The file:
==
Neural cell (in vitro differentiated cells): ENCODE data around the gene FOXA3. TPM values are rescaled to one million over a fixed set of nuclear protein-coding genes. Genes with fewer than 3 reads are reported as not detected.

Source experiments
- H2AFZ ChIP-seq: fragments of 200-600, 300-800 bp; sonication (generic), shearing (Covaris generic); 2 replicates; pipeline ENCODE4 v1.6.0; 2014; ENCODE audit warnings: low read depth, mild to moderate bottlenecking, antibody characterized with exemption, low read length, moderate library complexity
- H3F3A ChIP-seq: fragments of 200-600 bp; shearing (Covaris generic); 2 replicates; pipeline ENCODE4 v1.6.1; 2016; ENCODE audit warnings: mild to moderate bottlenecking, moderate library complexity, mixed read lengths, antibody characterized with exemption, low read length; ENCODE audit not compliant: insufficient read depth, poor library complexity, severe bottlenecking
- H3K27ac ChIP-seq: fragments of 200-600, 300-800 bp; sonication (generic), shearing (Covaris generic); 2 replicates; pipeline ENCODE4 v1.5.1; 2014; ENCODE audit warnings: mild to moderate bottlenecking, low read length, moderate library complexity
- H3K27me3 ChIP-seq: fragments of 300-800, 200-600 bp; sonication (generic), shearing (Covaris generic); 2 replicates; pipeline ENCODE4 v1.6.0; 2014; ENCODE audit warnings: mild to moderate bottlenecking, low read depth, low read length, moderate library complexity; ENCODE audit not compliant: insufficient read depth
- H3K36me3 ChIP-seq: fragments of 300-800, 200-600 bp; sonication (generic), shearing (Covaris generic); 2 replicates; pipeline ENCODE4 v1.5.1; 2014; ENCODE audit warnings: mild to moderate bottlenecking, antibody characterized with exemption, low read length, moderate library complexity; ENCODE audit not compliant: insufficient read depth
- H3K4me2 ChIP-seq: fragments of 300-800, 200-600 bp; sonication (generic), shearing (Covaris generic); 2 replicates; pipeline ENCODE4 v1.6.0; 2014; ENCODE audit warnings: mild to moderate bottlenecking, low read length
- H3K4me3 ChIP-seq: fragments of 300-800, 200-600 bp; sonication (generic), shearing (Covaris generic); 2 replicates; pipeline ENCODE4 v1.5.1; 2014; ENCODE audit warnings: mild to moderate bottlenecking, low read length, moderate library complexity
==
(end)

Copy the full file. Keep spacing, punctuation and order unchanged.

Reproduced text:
Neural cell (in vitro differentiated cells): ENCODE data around the gene FOXA3. TPM values are rescaled to one million over a fixed set of nuclear protein-coding genes. Genes with fewer than 3 reads are reported as not detected.

Source experiments
- H2AFZ ChIP-seq: fragments of 200-600, 300-800 bp; sonication (generic), shearing (Covaris generic); 2 replicates; pipeline ENCODE4 v1.6.0; 2014; ENCODE audit warnings: low read depth, mild to moderate bottlenecking, antibody characterized with exemption, low read length, moderate library complexity
- H3F3A ChIP-seq: fragments of 200-600 bp; shearing (Covaris generic); 2 replicates; pipeline ENCODE4 v1.6.1; 2016; ENCODE audit warnings: mild to moderate bottlenecking, moderate library complexity, mixed read lengths, antibody characterized with exemption, low read length; ENCODE audit not compliant: insufficient read depth, poor library complexity, severe bottlenecking
- H3K27ac ChIP-seq: fragments of 200-600, 300-800 bp; sonication (generic), shearing (Covaris generic); 2 replicates; pipeline ENCODE4 v1.5.1; 2014; ENCODE audit warnings: mild to moderate bottlenecking, low read length, moderate library complexity
- H3K27me3 ChIP-seq: fragments of 300-800, 200-600 bp; sonication (generic), shearing (Covaris generic); 2 replicates; pipeline ENCODE4 v1.6.0; 2014; ENCODE audit warnings: mild to moderate bottlenecking, low read depth, low read length, moderate library complexity; ENCODE audit not compliant: insufficient read depth
- H3K36me3 ChIP-seq: fragments of 300-800, 200-600 bp; sonication (generic), shearing (Covaris generic); 2 replicates; pipeline ENCODE4 v1.5.1; 2014; ENCODE audit warnings: mild to moderate bottlenecking, antibody characterized with exemption, low read length, moderate library complexity; ENCODE audit not compliant: insufficient read depth
- H3K4me2 ChIP-seq: fragments of 300-800, 200-600 bp; sonication (generic), shearing (Covaris generic); 2 replicates; pipeline ENCODE4 v1.6.0; 2014; ENCODE audit warnings: mild to moderate bottlenecking, low read length
- H3K4me3 ChIP-seq: fragments of 300-800, 200-600 bp; sonication (generic), shearing (Covaris generic); 2 replicates; pipeline ENCODE4 v1.5.1; 2014; ENCODE audit warnings: mild to moderate bottlenecking, low read length, moderate library complexity